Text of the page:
Binnur's Turkish Cookbook - Delicious, healthy and easy-to-make Ottoman & Turkish recipes

Thursday, March 08, 2012

Grape Leaf Rolls with Bulgur in Olive Oil

(Zeytinyagli Bulgurlu Yaprak Sarmasi)

Grape Leaf Rolls with Bulgur in Olive Oil
~400 gr grape leaves, washed one by one
1 cup hot water

Filling Ingredients:
1/3 cup bulgur, large grain, washed and drained -I always use Turkish Bulgur:)
5-6 tbsp extra virgin olive oil
1 medium size onion, cut in small size
1 tbsp tomato paste
1 cubanalle pepper, chopped
1/2 of Bell pepper, chopped
1 tsp cumin, if you like

Saute the onion with olive oil until it is softened over medium heat. Add the tomato paste, cubanalle pepper, Bell pepper, cumin, salt and pepper. Cook the peppers are softened. Turn the heat off. Then add the bulgur, stir. Let it cool down.

Fill a pot half way with water and boil. Add all the leaves in it and boil for about 2-3 minutes. Drain and cut off the stems. The matte (not shiny) side of the leaf is the inside, that's where the filling will go. Grab a leaf and fold the top where the stem was. Use a teaspoon to put filling on it (picture). First fold over the top, then the two sides and roll to close it up. Line up all the rolls in the pot side by side tightly, without any holes in between.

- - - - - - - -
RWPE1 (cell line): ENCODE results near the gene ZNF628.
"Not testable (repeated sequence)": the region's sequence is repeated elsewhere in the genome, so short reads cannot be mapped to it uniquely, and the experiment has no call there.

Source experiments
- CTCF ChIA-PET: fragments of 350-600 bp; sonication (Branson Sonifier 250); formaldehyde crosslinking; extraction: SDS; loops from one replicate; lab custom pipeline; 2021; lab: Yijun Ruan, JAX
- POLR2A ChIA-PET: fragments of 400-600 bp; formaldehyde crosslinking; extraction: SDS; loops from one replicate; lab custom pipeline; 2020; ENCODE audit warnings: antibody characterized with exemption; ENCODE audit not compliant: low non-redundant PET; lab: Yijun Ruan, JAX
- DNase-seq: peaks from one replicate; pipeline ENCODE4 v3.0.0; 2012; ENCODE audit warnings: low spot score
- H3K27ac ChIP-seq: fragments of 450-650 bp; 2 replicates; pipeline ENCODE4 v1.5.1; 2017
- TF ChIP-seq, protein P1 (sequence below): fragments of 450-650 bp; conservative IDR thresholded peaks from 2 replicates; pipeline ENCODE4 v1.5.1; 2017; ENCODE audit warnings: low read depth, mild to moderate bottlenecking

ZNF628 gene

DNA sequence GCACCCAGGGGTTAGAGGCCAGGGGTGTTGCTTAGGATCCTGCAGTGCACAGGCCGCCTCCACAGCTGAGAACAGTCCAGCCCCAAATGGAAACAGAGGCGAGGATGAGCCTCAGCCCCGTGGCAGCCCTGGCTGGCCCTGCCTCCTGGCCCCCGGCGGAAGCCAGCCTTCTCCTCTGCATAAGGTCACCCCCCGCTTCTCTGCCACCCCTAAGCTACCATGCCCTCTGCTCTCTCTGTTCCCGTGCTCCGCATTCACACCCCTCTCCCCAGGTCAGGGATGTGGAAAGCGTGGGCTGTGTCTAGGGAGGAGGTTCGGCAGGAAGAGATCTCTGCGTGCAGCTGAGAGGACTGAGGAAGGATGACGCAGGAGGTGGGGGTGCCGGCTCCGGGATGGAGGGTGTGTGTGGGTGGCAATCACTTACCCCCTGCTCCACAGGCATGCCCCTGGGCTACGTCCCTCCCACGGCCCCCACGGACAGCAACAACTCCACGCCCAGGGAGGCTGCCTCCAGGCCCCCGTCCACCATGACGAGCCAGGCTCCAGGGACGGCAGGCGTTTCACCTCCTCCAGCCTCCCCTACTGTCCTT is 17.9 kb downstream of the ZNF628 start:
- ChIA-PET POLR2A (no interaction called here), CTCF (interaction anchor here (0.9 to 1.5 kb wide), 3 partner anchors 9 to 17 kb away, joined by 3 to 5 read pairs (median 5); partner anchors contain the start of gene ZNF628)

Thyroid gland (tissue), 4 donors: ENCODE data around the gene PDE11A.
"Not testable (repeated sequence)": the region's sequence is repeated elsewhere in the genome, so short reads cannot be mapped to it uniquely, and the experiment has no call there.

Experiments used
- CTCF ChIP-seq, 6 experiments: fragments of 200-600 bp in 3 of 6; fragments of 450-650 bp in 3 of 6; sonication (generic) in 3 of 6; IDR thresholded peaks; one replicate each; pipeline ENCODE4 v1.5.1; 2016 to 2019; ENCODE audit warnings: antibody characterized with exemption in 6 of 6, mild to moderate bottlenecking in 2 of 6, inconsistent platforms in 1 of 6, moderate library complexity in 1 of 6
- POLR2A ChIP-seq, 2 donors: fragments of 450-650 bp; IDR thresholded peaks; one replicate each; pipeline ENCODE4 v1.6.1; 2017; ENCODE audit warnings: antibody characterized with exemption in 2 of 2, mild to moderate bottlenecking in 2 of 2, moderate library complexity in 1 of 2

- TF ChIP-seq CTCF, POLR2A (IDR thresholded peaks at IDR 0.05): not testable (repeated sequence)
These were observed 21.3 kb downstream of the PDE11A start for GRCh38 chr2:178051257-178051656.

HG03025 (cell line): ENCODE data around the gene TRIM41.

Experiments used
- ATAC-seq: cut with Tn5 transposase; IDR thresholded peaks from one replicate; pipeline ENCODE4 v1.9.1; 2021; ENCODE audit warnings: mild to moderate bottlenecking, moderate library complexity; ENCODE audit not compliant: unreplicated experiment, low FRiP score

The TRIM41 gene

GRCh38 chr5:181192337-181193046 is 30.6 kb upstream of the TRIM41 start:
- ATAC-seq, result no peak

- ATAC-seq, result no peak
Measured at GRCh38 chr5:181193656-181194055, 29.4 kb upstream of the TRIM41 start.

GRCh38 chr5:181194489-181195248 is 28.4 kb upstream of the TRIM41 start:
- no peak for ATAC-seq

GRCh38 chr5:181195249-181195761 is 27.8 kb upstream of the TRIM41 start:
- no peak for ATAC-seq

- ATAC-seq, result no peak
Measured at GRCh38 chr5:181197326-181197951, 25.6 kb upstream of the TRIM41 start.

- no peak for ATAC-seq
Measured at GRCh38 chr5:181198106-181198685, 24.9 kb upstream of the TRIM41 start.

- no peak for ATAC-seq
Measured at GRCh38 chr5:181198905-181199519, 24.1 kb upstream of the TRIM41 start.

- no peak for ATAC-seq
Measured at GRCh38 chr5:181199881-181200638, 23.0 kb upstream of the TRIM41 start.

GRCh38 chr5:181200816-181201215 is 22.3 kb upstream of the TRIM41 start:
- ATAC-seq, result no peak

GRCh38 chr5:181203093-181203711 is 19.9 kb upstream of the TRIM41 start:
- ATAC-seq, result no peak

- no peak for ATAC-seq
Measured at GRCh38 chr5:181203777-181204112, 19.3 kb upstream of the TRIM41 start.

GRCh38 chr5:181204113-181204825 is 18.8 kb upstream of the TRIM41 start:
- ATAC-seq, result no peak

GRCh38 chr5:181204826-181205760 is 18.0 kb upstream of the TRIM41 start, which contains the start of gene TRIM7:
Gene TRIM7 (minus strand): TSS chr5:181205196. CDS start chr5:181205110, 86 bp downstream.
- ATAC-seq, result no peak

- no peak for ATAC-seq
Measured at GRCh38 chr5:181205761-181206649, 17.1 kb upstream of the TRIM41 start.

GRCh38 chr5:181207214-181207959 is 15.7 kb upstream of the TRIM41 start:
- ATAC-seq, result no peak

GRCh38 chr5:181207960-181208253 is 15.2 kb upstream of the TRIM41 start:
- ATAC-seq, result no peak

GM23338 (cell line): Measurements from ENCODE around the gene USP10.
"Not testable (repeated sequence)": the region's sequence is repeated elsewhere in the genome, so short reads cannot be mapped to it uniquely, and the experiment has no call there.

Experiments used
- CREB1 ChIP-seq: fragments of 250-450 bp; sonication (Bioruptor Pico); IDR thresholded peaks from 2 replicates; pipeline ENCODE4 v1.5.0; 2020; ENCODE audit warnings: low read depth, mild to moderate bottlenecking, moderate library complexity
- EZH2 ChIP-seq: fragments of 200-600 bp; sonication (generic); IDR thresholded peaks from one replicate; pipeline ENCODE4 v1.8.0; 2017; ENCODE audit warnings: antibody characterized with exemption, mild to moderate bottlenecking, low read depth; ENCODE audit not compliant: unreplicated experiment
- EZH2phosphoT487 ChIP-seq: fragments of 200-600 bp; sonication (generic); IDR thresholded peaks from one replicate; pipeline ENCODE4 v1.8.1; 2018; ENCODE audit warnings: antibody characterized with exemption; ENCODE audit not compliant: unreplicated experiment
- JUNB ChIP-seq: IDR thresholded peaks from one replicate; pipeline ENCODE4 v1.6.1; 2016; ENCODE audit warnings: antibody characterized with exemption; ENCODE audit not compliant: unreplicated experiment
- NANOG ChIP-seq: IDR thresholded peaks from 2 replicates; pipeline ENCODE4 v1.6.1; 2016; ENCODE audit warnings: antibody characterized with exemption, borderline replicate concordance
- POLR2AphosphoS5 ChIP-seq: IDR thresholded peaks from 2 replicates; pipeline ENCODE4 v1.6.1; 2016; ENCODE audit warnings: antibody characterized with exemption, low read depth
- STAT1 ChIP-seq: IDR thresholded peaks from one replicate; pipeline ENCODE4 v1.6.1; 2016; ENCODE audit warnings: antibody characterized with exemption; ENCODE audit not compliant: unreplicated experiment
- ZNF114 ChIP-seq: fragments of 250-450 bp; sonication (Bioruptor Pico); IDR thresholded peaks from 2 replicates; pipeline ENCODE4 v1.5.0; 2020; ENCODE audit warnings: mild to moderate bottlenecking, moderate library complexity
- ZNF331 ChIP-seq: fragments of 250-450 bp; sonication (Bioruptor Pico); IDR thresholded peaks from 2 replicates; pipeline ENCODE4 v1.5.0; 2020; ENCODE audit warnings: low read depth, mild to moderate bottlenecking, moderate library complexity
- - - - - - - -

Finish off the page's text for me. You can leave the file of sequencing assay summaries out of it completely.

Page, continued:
Pour in 1 cup of hot water from the side of pot. Cook over low heat until most of the water evaporates. Leave a little bit of water at the bottom, it will go away as it's cooling down.

After it cools down, place on a service plate and drizzle some extra virgin olive oil to tops. Serve the Stuffed Grape Rolls with Bulgur at room temperature or chilled with lemon wedges.

The taste is better if it is eaten following day:)

"Dolma" is a Turkish word which means "stuffed" in English. You can make "dolma" with pepper, tomato, zucchini, eggplant, fish, apple, etc.

"Sarma" is also a Turkish word means "rolled up" in English. You can make sarma with grape or mulberry, cherry, cabbage, swiss chard, kale, bean's leaves, etc.

So, sarma shouldn't be called dolma, they are different:)



At 5:40 PM, Anonymous Anonymous said...

Hi Binnur.This dish must be tasty.I hope to try it one day, its a novelty to me.Cheers!

At 10:15 AM, Blogger Joul said...

Great! I tried this made by the mom of a fried in Ankara, really fresh for lunch or just a snack :)

At 4:54 AM, Anonymous jehanne@thecookingdoctor said...

Hi Binnur, I was searching for some delicious turkish food to try at home after coming back from TUrkey a week ago, and I am so glad to discover your lovely site..will also get your cookbook from Amazon! I fell in love with turkish cuisine, especially the Lavash bread (fluffy puffy type) sprinkled with black seeds..served at most restaurants. Do you by any chance have a recipe for them, if so, do u mind sharing it here? I can't wait for your book to arrive in my hands:-)

At 2:45 PM, Blogger Binnur said...

What you are asking for is Baloon bread. I am going to post it in the future:)

At 1:47 PM, Anonymous Anonymous said...

Can u use this filling for any other vegetables

At 4:48 PM, Blogger Binnur said...

Yes, you can do:)


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